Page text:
There are no quick fixes so it’s a long-term commitment to good hoof care, regular trimming, and a well-balanced diet. Check out the other articles on these topics that I’ve written about to help guide you and I hope this has been helpful.
          Cheers, Cynthia.

  2. Hannah mackay

    Hi please could you tell me in you can the dilute iodine. My vet have me some for my horse that had seedy toe. Or is betadine better to use as I can’t seen to get hold of any vetadine. Thanks Hannah

  3. Hi there Cynthia,
    My QH mare has a stubborn case if seedy toe mostly because we have had so much rain and also because my back has a pinched nerve and I find it hard to treat her. However also because I did not realize this condition just gets worse even though she has regular farrier attend and also she does have a stable and dry areas.
    So my question is, Is the Bug Buster Hoof disinfectant and the mineral mix available at any retail produce or saddlery stores around the Penrith, Windsor or Richmond NSW areas? Or are you the only access available?
    I do give my mare permanent access to mineral bricks of several types so, is the mineral mix for her hoof really necessary?
    Also where can I purchase a proper hoof soak for the Milton. Mainly want to know if it’s easier to put on because of my back issues.
    Kind regards Sue.

    1. Cynthia

      Hi Sue, Sorry for the slow reply – some retailers may stock the Bug Buster but I’m not sure who so probably quicker and easier to order here.
      Most mineral bricks/licks won’t supply enough copper and zinc which are the building blocks for hoof repair so yes a balanced mineral mix such as Hoof Rescue will help solve the issue long term.
      The hoof soaking boots are available here:
      Hope that helps, Cynthia.

  4. Courtney

    Hi Cynthia,
    I have ordered your bug buster hoof disinfectant to treat seedy toe and thrush. Should I be using the bug buster instead of the Milton soak? At the moment I am cleaning out and packing the seedy toe with a Vaseline/copper sulphate mix daily and pouring watered down copper sulphate over the hooves daily. How should I incorporate the bug buster into my routine, should I just use that once a week and stop copper sulphate completely? And should I do the miltons wash too or just the bug buster? A bit confused – so much to take in! I am not sure if its the seedy toe/thrush causing some lameness or if he is also slightly laminitic, so to be sure he is being locked up and fed a biscuit of soaked hay morning and a small low sugar hard feed (1 scoop pony chaff with 1/2 scoop microbeet and kohnkes trim) to get some vitamins and minerals into him – I have also ordered your laminits mix to add to his feed to get these feet right. He gets 1 hour turn out a day with a muzzle. And once he is sound I will start exercising him again. Just want to get this pony healed up and sound, he is such a superstar and instead of being out competing, he is in a full on care routine to fix these hoof issues and its breaking my heart!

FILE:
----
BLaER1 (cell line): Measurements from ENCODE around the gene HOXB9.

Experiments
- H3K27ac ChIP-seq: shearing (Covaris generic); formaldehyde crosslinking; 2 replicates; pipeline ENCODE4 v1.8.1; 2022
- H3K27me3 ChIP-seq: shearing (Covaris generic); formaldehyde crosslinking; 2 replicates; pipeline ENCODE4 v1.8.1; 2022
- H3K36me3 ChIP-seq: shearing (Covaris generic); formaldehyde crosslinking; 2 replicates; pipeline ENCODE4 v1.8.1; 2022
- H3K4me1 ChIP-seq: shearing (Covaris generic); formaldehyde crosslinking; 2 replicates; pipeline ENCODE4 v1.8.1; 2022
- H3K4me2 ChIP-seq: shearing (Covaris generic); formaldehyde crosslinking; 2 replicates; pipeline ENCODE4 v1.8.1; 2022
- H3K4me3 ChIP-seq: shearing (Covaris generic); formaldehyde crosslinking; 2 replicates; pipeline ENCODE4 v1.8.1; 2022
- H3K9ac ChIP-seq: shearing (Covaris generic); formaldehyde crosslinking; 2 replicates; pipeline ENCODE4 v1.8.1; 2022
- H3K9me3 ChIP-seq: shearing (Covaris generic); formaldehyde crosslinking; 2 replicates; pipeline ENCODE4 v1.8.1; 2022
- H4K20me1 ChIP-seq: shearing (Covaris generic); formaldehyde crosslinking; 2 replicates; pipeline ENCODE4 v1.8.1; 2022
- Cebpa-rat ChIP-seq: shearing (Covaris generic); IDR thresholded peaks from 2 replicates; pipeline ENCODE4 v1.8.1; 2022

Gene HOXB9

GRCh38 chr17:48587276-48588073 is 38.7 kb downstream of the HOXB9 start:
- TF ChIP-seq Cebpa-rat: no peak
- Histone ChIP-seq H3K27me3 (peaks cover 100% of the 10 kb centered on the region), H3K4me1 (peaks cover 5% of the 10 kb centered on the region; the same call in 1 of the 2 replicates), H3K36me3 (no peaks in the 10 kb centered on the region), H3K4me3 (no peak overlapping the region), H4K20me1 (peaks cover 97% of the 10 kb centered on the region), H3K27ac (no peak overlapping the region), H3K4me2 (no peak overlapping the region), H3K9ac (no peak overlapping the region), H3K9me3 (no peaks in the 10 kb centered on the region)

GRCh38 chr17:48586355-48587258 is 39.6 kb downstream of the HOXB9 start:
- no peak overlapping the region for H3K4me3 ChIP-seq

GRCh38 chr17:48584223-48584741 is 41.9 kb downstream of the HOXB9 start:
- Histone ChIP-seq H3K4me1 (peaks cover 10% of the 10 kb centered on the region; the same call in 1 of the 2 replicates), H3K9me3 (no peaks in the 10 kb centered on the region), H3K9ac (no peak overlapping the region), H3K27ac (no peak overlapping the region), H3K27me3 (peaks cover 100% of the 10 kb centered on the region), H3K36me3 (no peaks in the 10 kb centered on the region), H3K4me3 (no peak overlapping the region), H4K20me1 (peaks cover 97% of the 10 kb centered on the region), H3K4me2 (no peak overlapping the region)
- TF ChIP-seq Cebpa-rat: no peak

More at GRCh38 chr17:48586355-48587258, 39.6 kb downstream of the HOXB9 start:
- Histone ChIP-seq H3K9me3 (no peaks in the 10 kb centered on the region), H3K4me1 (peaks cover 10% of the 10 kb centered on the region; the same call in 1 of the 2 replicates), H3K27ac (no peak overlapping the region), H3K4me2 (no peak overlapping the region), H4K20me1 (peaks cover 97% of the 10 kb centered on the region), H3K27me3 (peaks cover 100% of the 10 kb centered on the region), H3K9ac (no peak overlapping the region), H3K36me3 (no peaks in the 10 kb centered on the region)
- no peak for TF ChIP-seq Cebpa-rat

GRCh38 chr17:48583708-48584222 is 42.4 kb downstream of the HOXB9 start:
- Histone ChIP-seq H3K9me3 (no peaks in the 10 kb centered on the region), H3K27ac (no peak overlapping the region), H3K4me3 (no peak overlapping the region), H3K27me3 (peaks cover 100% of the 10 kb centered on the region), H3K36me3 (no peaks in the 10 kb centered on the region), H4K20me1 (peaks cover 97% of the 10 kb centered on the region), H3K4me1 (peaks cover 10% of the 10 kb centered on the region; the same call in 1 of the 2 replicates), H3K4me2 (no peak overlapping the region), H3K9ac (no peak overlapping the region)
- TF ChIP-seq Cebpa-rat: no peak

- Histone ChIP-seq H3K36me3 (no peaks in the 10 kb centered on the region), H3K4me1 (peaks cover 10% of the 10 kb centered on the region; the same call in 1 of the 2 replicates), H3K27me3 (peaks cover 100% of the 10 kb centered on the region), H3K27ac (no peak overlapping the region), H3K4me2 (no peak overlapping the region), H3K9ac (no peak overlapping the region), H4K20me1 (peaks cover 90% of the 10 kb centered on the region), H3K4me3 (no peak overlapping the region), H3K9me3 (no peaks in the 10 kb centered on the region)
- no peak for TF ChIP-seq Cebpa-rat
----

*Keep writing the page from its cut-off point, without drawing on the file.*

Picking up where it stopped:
1. Cynthia

      Hi Courtney,
      Yes you can use the Bug Buster instead of the Milton’s soak, then pack the hole if there is one, with cotton wool to keep the dirt out. If you notice the cotton wool has gone, re-treat with Bug Buster and re-pack.
      If the cotton wool is pushed in nice and tight it generally stays there. If the hole isn’t big enough to pack, then use the Bug Buster daily after cleaning the hole out.
      Good to hear you’re taking all the right steps to reduce the risk of laminitis – I hope you’re feeding more than 1 biscuit of soaked hay a day though – it’s important to not restrict forage so your pony doesn’t get gut ulcers so use a slowfeeder net to extend the time of eating the forage, and provide enough hay for the whole time your pony isn’t out grazing with the muzzle on (which should be in the early morning hours to reduce sugar intake).
      I hope your treatment will soon get your pony back on track.
      Cheers, Cynthia.

  5. Ingrid

    Hi Cynthia. My mare suffers from rotting frog and heals in the wet conditions of early spring. I am unable to provide dry areas for her feet to dry out. Is that the only cure? Cheers, Ingrid

    1. Cynthia

      Hi Ingrid, Thrush can also be caused by irregular hoofcare (hooves too long) and lack of minerals namely copper and zinc. We’ve had good reports of Hoof Rescue clearing up thrush – so if you perhaps try a mix like this which is high in copper and zinc, along with a regular trim schedule, that will help.
      Regular hoof cleaning and scrubbing with vinegar can also assist.
      Hope this helps. Cynthia.

      1. Ingrid

        Thanks Cynthia.
        I am using the Hoof Rescue but I will try the vinegar.
        Cheers, Ingrid

        1. Ingrid

          me again … can I use undiluted vinegar on active thrush sites? Ingrid

          1. Cynthia

            Hi Ingrid,
            Yes you can – try scrubbing the thrush sites with a tooth brush dipped in the vinegar.

  6. I like the comment about copper sulfate. I have been using copper sulfate granuales daily, diluted in water….Tree Root Killer……per farrier instructions We have hooves on a 6 week trim. These are elder (18 to 25) equines. Mostly are on pasture and dry lot as they are too fat. Should I switch to another solution? At least this formulate is affordable for the 16 feet.

    1. Cynthia

      Hi Wanda, if the copper sulphate is working for you then that’s fine to keep using it. However its also more helpful to feed the copper in a safer form than copper sulphate – poly copper is a coated form that is gentler in their gut. This is in Balanced Equine’s Mineral mixes – you will probably find the Best Guess mix most suitable for older equines.
      Cheers, Cynthia.

  7. Belinda

    Hi, I have some Milton tablets that dissolve in water. Do I mix them to the instructions on the box or mix to a different strength please. Each tablet contains 500mg of Sodium dichioroiscyanurate?